Zanoni, also a deputy city manager, previously served as an assistant city manager and budget director. A native of Mexico, Maine, Zanoni has worked for the city since 1997.
Contreras, a lawyer, noted in his cover letter that he’s a secondgeneration San Antonian who has worked in both the private and public sectors. He’s been seen as one of Sculley’s trusted go-to assistants, someone who can handle difficult situations.
Villagómez, a certified public accountant, underscored in her letter to the council that she has deep experience in handling the city’s finances. Her career in San Antonio began in 1997.
Houston started as a municipal intern in 2002 before landing a full-time job with the then-Public Works Department in 2004. She’s since worked her way through the ranks and was named an assistant city manager in July 2015.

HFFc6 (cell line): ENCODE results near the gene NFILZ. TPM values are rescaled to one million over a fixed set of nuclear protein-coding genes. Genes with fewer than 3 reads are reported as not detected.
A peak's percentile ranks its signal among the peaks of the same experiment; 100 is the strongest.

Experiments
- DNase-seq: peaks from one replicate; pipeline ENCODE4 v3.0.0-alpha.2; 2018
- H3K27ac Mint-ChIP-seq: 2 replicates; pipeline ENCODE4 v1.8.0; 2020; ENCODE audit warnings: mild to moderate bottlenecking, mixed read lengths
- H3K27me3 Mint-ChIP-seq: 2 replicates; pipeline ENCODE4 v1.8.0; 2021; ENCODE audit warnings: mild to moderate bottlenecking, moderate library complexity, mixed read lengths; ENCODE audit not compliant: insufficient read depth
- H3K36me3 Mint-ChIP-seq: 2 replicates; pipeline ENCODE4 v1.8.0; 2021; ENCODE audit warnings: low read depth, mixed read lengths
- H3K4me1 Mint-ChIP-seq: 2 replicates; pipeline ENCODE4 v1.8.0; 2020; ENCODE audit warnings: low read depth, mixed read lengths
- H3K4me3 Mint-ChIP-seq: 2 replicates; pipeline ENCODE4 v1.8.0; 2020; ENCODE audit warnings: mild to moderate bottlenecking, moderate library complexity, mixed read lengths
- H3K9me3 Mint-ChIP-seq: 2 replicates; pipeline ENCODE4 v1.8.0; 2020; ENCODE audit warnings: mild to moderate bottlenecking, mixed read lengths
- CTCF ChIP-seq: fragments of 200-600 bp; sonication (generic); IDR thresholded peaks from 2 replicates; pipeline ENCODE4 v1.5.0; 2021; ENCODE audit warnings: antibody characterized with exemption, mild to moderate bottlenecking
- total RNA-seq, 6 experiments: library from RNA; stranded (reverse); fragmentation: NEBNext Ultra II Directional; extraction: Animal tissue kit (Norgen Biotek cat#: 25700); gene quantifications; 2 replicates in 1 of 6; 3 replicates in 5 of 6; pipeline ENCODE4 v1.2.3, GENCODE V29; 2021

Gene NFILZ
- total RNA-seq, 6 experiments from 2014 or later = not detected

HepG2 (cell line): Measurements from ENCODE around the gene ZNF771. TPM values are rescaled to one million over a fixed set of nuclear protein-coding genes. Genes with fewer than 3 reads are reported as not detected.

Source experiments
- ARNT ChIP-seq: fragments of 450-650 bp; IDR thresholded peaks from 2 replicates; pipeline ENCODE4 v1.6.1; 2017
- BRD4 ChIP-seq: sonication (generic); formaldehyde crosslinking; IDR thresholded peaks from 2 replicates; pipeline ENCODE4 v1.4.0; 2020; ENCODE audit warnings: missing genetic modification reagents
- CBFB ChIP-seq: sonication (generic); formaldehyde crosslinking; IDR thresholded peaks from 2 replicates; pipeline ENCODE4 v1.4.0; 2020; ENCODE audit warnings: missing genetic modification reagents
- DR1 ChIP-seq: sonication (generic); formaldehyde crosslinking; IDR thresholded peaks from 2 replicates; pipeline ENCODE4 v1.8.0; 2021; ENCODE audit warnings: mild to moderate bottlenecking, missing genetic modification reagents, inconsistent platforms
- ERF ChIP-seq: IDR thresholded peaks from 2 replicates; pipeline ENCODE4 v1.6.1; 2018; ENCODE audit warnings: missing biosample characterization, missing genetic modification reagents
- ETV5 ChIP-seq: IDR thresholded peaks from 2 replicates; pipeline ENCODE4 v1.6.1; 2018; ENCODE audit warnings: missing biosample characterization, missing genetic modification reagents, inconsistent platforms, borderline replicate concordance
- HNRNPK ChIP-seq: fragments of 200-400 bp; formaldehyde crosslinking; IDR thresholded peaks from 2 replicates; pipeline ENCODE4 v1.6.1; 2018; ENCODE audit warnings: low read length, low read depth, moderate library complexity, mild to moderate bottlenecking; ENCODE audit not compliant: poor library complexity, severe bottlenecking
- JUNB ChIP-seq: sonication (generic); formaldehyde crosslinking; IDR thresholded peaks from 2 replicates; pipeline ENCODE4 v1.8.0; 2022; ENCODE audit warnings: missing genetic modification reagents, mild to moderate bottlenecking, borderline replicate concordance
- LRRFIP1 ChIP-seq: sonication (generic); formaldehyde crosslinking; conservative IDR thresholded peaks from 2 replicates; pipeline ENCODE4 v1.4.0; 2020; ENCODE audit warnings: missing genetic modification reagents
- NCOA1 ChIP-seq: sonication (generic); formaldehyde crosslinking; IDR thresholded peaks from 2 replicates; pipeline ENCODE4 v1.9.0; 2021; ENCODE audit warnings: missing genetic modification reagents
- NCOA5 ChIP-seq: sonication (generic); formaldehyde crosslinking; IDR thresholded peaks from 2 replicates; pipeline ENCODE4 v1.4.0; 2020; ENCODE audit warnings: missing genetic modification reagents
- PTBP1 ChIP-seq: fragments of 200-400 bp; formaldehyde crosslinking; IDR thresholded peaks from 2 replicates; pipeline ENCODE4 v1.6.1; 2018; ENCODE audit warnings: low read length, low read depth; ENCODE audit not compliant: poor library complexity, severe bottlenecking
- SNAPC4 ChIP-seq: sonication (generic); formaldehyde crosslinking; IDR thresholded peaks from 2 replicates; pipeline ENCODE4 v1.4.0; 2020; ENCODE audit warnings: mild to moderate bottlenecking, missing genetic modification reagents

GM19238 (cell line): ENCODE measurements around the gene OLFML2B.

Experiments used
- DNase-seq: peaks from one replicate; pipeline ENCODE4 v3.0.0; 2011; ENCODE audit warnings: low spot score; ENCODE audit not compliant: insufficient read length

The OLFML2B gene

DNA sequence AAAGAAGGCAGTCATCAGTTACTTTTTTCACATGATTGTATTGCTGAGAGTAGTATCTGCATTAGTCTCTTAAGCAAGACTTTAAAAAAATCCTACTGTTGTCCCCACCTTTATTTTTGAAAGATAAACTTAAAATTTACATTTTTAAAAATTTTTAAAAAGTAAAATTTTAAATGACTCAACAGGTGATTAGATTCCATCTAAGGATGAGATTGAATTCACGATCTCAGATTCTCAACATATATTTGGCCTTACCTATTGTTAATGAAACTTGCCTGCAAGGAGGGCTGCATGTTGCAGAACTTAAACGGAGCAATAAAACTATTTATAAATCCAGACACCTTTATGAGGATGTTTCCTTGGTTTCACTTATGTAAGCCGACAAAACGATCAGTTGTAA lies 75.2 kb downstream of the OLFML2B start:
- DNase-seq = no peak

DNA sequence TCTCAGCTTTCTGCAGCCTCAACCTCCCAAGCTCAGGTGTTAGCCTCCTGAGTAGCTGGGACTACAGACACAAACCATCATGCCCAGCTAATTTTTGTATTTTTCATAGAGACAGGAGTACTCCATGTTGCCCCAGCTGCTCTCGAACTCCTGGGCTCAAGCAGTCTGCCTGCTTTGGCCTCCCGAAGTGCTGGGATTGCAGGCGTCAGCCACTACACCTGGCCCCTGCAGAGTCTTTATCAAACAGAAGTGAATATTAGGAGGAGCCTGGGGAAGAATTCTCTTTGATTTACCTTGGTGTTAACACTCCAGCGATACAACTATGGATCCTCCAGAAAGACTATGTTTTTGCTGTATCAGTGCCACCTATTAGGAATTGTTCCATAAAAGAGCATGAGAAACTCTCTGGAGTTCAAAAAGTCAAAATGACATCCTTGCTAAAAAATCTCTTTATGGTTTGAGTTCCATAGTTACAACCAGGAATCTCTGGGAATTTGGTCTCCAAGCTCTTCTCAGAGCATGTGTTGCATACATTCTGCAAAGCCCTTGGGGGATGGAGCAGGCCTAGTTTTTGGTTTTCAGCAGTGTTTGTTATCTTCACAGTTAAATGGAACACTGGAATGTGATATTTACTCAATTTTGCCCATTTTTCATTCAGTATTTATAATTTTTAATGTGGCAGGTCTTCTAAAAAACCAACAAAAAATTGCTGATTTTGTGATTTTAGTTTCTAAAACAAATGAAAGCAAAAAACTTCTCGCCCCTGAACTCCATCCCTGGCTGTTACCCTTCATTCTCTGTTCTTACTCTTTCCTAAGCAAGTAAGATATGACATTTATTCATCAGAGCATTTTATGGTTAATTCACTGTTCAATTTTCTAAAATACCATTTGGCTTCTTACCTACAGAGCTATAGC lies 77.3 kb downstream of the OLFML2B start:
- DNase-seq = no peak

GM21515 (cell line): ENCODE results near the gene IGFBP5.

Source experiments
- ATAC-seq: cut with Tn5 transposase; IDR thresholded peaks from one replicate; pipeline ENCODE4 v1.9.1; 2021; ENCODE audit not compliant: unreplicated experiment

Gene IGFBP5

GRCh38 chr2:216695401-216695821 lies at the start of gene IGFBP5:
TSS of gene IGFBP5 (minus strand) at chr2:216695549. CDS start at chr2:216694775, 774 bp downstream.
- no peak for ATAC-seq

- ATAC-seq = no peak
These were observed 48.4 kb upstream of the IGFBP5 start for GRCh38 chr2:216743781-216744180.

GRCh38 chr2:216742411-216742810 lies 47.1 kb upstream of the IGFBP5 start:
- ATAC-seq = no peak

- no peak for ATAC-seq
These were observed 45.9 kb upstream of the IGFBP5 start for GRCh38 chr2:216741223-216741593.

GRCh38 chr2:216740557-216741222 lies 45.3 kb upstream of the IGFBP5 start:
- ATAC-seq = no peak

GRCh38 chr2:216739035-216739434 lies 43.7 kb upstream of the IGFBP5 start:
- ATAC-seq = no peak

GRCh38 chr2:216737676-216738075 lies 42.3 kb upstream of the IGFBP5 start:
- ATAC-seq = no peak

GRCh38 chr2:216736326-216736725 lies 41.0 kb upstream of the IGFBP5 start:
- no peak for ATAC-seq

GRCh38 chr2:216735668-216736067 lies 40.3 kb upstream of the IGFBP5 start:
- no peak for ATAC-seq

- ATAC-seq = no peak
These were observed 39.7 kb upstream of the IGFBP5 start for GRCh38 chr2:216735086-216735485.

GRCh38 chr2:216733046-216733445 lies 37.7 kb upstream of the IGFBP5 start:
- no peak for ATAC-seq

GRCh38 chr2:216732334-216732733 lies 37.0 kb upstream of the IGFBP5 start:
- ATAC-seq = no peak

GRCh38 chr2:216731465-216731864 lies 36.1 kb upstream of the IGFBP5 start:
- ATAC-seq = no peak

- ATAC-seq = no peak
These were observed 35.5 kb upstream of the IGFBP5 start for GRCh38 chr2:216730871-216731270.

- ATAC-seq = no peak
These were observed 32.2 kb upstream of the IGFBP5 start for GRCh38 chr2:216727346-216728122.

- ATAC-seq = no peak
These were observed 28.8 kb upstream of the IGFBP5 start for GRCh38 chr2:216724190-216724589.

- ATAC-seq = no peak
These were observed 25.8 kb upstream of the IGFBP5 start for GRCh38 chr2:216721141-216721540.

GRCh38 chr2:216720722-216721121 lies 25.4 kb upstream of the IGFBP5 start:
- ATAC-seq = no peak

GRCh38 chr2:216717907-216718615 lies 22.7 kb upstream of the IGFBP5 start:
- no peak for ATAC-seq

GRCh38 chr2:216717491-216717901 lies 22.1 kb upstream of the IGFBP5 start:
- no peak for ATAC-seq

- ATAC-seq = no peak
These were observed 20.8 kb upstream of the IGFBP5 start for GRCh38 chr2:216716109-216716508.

Rod Sanchez, now an assistant city manager, made a name for himself serving as the director of the city’s Development Services Department, which stayed in his portfolio when he was promoted. He joined city staff in 1993 as a budget and management analyst and notes in his cover letter that he’s a native San Antonian.
Al-Ghafry has ties to San Antonio, though he’s currently an assistant city manager in Dallas, where he oversees the water department, public works, transportation, sustainable development and construction and other infrastructure-related areas, including high-speed rail, according to his resume.
From 2008 to 2013, Al-Ghafry oversaw San Antonio’s public works department, which was folded into what’s now known as Transportation and Capital Improvements. He then served as an assistant city manager in El Cajon, Calif., before landing the job in Dallas.